Off-grid cooking: How to make a Fresnel solar cooker

Thursday, February 5, 2015
By Paul Martin

by: Daniel Barker
Thursday, February 05, 2015

For those interested in living off-grid, solar energy offers one of the best and most readily-available sources of energy. There are many ways to harness the sun’s power for performing a number of tasks, such as creating electricity and heating a home.

The sun’s rays can also be used to cook meals. Building a simple cooker using a Fresnel lens to focus sunlight on a cooking apparatus is easier, cheaper and more effective than you might have imagined.

Fresnel lenses are devices you’ve seen used in many ways, perhaps without realizing what they are or how they work. Essentially a Fresnel lens accomplishes the same thing as a convex lens — it concentrates light by bending the rays towards a focal point, creating a powerful beam that can be projected for long distances, or aimed at something nearby, such as a cooking pot!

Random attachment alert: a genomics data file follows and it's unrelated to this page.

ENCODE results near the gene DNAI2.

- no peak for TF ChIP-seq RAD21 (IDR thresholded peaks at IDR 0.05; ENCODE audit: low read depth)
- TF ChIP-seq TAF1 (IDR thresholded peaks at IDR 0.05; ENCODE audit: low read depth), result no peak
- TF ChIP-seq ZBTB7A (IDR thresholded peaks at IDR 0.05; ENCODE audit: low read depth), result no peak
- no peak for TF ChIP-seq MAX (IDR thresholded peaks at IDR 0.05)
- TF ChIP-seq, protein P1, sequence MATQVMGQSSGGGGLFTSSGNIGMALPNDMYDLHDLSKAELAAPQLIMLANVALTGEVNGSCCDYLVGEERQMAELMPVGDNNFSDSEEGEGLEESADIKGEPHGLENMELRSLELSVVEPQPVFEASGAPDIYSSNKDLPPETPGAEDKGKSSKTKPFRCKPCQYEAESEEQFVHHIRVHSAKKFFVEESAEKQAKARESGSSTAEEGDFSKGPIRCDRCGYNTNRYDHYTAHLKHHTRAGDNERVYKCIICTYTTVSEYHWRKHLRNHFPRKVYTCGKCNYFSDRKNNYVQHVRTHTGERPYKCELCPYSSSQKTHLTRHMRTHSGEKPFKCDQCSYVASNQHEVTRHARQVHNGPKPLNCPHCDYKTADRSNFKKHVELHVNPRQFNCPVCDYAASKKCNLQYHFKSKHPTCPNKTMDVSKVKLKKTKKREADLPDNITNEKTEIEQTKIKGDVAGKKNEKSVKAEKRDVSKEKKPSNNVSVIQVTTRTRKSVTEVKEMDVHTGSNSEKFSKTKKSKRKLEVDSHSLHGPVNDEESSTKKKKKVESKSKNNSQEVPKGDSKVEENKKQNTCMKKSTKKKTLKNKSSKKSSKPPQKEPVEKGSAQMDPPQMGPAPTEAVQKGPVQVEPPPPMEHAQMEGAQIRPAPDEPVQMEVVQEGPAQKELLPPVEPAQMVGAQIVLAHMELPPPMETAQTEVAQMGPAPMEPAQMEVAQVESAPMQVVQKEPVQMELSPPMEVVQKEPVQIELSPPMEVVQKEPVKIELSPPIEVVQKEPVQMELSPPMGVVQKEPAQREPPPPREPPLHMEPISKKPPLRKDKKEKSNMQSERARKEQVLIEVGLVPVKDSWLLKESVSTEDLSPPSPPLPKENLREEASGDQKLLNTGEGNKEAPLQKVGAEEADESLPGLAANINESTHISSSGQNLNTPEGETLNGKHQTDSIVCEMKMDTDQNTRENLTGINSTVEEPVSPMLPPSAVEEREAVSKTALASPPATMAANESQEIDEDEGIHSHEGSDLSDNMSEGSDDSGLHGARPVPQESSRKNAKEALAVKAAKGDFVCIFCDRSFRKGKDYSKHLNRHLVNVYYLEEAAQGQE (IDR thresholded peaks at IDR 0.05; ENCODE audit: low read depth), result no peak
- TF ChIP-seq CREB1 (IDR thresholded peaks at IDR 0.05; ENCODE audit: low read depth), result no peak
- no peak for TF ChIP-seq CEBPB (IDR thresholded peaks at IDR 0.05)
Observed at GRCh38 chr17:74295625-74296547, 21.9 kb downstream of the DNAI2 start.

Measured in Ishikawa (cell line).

The difference between a convex lens and a Fresnel lens is that the latter performs the same function, but with a much smaller thickness. Its design incorporates “steps” comprised of ridges arranged in concentric rings which are progressively angled to focus light towards a central point, thereby eliminating the need for a thick convex lens.

Fresnel lenses are the ones used in lighthouse beacons, but they are also found in the plastic covers of car headlights, taillights and other common devices. The solar cookers I will be discussing here are made from the Fresnel lenses found in old rear-projection wide-screen television sets.

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